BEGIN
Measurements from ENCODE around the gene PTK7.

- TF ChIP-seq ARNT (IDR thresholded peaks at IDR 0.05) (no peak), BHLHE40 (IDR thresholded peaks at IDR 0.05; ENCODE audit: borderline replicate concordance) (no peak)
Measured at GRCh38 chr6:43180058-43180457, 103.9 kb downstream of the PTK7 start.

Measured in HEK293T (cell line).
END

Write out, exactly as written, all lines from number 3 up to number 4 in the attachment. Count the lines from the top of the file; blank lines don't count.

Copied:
Measured at GRCh38 chr6:43180058-43180457, 103.9 kb downstream of the PTK7 start.

Measured in HEK293T (cell line).